Painting a concrete block wall serves two basic purposes. The first is aesthetic. Painting a concrete block wall a colour other than its natural grey helps the wall better match the decor of its surroundings. The second reason is maintenance. The painted surface is easier to keep clean than the unpainted blocks. The key to success when painting a block wall is surface preparation. Once the blocks are properly prepared, the remainder of the job is mostly about covering them with smooth, even coats of primer and paint.
Remove loose or peeling paint from the blocks. Scrape the loose paint away with a putty knife and then scrub the area with a wire brush.
Clean the surface of the block wall. Use plain water to remove dirt and debris. Use an acidic masonry cleaner to remove any white powder on the concrete blocks from efflorescence caused by salts and free alkalis leeching from the block interior. Scrub the powder away with a scrub brush and rinse thoroughly to remove the acidic residue. Clean any stains resulting from oil or grease deposits using a solution consisting of 28.4gr of trisodium phosphate mixed with 1 cup of water and 1 cup of baby powder mixed to a paste. Spread the paste on the stain, allow it to dry and then scrape the paste and oil away.
Measure the surface area of the wall to determine the amount of paint needed. Start by measuring the length and height of the wall, then multiply the measurements to get the square footage. Purchase 1 gallon of paint for every 200 square feet of wall space. If painting split-face concrete blocks, the kind with the rough surface rather than the smooth, then purchase 1 gallon of paint for each 100 square feet of wall space. Purchase the paint that you're applying to the walls as well, using the wall measurement to determine the amount of paint. The amount will vary according to the paint manufacturer. Purchase acrylic or elastomeric paint for a long-lasting surface in the colour of your choice.
Apply a layer of primer to unpainted blocks to fill in pores and provide an even-coloured surface for the base coat of paint. Pour the primer into a painter's tray and use a paint roller to apply the paint to the block surface. The paint roller should have a ¾-inch nap for smooth block coverage and 1 1/4-inch nap for split-block usage. Apply the primer to the blocks with smooth even passes. Roll the primer on firmly, pressing it deeply into the pores of the blocks. Work in vertical lines when you apply the primer, taking care to cover the surface completely. Allow the primer to dry for the time suggested by the paint manufacturer.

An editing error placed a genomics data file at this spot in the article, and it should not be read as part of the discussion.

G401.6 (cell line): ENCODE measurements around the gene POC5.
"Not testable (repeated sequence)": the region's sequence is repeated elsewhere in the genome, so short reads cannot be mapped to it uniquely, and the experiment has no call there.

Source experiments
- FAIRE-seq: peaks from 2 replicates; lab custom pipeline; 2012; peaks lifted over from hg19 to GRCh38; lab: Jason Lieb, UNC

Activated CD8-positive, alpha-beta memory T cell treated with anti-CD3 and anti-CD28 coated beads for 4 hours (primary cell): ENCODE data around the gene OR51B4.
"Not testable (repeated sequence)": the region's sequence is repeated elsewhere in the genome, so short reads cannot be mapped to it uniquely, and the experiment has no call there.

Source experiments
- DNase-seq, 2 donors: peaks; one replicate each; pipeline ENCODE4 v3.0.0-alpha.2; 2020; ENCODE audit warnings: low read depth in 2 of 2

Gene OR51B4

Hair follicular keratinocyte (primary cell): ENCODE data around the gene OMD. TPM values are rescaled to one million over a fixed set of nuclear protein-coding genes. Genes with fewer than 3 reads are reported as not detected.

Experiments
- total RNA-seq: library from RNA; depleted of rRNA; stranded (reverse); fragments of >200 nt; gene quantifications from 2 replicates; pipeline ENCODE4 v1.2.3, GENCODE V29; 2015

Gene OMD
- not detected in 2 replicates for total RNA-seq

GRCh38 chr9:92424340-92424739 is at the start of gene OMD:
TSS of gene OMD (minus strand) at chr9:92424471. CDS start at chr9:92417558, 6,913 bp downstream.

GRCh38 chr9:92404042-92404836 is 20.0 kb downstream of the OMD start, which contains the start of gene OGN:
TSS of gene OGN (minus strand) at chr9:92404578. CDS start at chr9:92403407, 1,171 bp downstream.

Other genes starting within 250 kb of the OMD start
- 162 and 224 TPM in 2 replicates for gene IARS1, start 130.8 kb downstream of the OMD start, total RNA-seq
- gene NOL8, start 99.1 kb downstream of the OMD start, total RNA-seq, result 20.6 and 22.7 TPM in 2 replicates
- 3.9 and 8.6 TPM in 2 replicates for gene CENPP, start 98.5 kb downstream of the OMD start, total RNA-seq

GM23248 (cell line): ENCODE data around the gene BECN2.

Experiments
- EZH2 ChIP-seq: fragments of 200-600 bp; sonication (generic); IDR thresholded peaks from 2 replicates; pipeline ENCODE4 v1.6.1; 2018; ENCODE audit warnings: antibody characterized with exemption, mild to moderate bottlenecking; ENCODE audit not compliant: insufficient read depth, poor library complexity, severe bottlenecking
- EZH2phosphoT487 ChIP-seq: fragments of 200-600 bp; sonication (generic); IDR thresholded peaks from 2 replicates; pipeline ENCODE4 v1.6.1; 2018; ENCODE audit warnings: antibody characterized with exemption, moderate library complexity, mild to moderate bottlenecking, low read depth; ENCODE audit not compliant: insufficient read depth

Caulk any expansion joints and around any windows or doors located on the wall. Measure the length and width of the expansion joint and then cut a tube of foam backer rod to fit. Use backer rod slightly thicker than the expansion joint so that it can expand and contract with temperature changes. Stuff the backer rod into the expansion joint, leaving a space of between 1/2 to 3/4 inch from the top of the rod and the surface of the block wall. Fill the space with polyurethane sealant. Level the sealant on the surface of the wall using a plastic spoon dipped in white spirit to smooth the sealant. Apply elastomeric caulking around the edges of windows and doors. Place a bead of caulking along the seam between the door or window and the blocks. Smooth the surface of the caulking with a wet finger. Allow the caulking to dry for two hours before continuing.
Apply the final coat of elastomeric or acrylic paint using the same process as the primer application. Cover the wall completely, rolling on an even coat of the paint. Allow the paint to dry and examine the coverage. If you can see through the primer, or the coating is uneven, apply a second coat of paint and allow it to dry completely.
Always wear rubber boots, rubber gloves and safety glasses when working with the acidic cleaner to prevent burns. Paint in a well-ventilated area.
Tips and warnings
- Always wear rubber boots, rubber gloves and safety glasses when working with the acidic cleaner to prevent burns.
- Paint in a well-ventilated area.
Things you need
- Putty knife
- Wire brush
- Acidic masonry cleaner
- Scrub brush
- Trisodium phosphate (TSP)
- Baby powder
- Measuring tape
- Elastomeric or acrylic paint
- Acrylic block fill primer
- Painter's tray
- Thick nap paint roller
- Foam backer rod
- Utility knife
- Nonsagging polyurethane sealant
- Elastomeric caulking